AAA expert: What you need to know about getting your car back in driving shape post-coronavirus lockdown
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If you’ve had to put the brakes on driving your car during the coronavirus lockdown, or if it’s just been a while since that engine has purred, experts say you should check out your ride before letting that rubber hit the road. Fox News spoke with Robert Sinclair Jr., a spokesperson for AAA Northeast, about what you should check your car for if it hasn’t moved since coronavirus lockdowns were introduced. Even if you neglected any type of car care before or during the lockdown, Sinclair says these tips can help ensure you can cruise safely as states re-open.
Fox News: What should people be checking as they prepare to start their cars again post-lockdown?
Robert Sinclair Jr.: The first thing you need to do before you get on the road is check that tire pressure because if that vehicle’s been sitting, the tires will lose air. And if you weren’t diligent before, they’re probably underinflated, which is a very dangerous situation. You [also] want to check your battery. If the vehicle starts, great, but you want to have a look at those battery terminals. You’re looking for that white oxide, that corrosion that kind of looks like sand that’s around the terminals. It can also be down in the terminals between the battery post and the terminals going to the ignition.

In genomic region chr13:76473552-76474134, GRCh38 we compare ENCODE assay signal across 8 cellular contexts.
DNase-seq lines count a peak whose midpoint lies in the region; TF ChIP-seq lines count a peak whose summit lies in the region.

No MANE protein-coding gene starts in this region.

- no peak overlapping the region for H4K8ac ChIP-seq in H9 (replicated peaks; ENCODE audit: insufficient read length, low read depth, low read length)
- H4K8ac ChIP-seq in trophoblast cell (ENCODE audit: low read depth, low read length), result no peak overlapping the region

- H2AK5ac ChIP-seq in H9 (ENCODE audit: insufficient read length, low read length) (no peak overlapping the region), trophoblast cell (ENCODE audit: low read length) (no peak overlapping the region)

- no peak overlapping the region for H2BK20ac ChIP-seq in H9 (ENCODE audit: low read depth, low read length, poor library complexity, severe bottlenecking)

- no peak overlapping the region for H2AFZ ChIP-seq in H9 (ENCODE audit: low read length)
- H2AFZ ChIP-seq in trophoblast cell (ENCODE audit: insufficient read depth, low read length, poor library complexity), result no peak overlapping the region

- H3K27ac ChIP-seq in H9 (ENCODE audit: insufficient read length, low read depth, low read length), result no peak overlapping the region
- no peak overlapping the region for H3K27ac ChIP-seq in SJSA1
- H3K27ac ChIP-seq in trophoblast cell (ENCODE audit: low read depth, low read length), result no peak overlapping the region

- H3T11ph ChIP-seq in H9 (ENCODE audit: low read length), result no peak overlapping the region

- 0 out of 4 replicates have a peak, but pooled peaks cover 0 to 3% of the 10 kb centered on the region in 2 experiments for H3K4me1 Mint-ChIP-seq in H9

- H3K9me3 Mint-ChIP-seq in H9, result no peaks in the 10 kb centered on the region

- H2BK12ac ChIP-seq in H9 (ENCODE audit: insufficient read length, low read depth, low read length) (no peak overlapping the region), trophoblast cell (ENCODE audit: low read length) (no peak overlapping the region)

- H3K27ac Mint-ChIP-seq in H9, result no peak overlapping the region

Fox News: Should people get an oil change before they drive their cars again?
Robert Sinclair Jr.: Before you hit the road, check your fluids. Oil, certainly transmission fluid, windshield wiper fluid, power steering fluid. Make sure those fluids are up to snuff.
Fox News: Should people put a fuel stabilizer in their gas tank?
Robert Sinclair Jr.: Some are recommending that you put a fuel stabilizer in the gasoline if your vehicle has been sitting a couple of months. That might not be necessary. Gasoline is not naturally stable. It becomes what it is as a result of mixing chemicals and the application of heat and catalysts. After a lot of time, I would say a year or more, it might start to separate into various components that are not good for your fuel system or your engine. The best thing to do to prevent all that is to keep the tank as full as possible. That’s going to eliminate any condensation from forming in the gas tank.
Fox News: What else should people look out for before they drive again?
Robert Sinclair Jr.: Rodents could make a home under the hood. It’s fairly warm, it’s protected, it’s certainly dry. There are sprays that can deter rodents camping out under your hood. They generally have the scent of spearmint or the scent of a predator.